In practice, the ruler consulted his chief ministers in making important decisions. Their names appeared, for example, on treaties made with European powers. Usually, there were four hereditary ministers, close to the ruler and often members of his family. Most important was the bendahara, the prime minister and commander in chief of the army, who often had a stronger voice in government than did the sultan. The temenggong carried out the administration of justice, the building of prisons and the arrest and execution of criminals. Other officials important especially in trading kingdoms such as Malacca, were the laksamana (admiral) and the pengkula bendahari (court chamberlain). The latter collected the ruler's personal revenues — usually duties on trade—and kept account of the royal slaves.
Since the Malay states were for the most part organized around trade and agriculture, territorial administration was of a quasi-feudal nature. The states were divided and subdivided, usually in accordance with Hindu numerological rules, among a hierarchy of chiefs, the higher of whom were of aristocratic birth and held their positions hereditarily. Although subject to tributary demands by the ruler and sworn to support him in war, these chiefs were virtually autocrats in their own districts. This organization severely limited the freedom of the villager. Although traditionally allowed the right to inherit and cultivate the land of his ancestors and the free use of forest lands, he had no defense against the demands of his chief. All freemen were subject to forced labor as demanded by their chief and usually to the taxes collected by officials at all levels. Each minor chief might collect duty on goods transported by boat through the area of his jurisdiction, and taxes on opium shops, gambling houses and agricultural produce were common. In times of war or of civic cor- ruption taxes were imposed on almost every commodity used by the people, such as plows, cattle, salt'and cloth, and the taxes could easily become extortionate.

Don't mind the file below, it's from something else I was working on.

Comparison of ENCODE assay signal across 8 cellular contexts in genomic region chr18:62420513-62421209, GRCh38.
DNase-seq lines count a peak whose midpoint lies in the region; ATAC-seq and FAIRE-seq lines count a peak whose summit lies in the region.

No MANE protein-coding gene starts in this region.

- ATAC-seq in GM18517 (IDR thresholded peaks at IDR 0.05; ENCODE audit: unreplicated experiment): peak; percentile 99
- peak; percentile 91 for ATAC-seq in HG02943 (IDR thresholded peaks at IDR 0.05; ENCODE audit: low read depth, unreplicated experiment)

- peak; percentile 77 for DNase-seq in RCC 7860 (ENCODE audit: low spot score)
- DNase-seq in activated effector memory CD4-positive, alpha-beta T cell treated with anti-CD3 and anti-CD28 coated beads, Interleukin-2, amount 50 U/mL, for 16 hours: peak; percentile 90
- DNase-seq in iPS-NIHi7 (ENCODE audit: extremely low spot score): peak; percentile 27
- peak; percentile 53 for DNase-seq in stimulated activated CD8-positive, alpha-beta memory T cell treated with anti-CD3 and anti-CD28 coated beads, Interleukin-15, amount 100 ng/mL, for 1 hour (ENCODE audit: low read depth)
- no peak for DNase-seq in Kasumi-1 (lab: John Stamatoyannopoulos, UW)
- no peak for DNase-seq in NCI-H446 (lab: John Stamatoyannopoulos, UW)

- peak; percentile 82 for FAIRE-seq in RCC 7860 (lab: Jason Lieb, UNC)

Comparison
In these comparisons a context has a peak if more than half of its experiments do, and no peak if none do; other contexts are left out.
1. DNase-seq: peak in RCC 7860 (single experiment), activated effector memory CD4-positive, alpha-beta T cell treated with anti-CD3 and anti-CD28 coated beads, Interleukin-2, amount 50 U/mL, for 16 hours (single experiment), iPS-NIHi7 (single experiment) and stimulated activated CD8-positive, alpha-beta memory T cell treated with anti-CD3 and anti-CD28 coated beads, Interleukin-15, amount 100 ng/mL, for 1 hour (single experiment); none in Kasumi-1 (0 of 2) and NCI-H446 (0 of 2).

Only the state now known as Negri Sembilan shows evidences of an exception to the authoritarian pattern of government. The settlers of the state, the Menangkabau, who migrated from the Sumatran highlands in the sixteenth and seventeenth centuries, brought with them a matriarchal system of political organization and law as well as a proud awareness of their separate history. Much more democratic than the prevailing Malay governments, the basic unit was the tribe, over whom the ruler of the state exercised a very limited jurisdiction.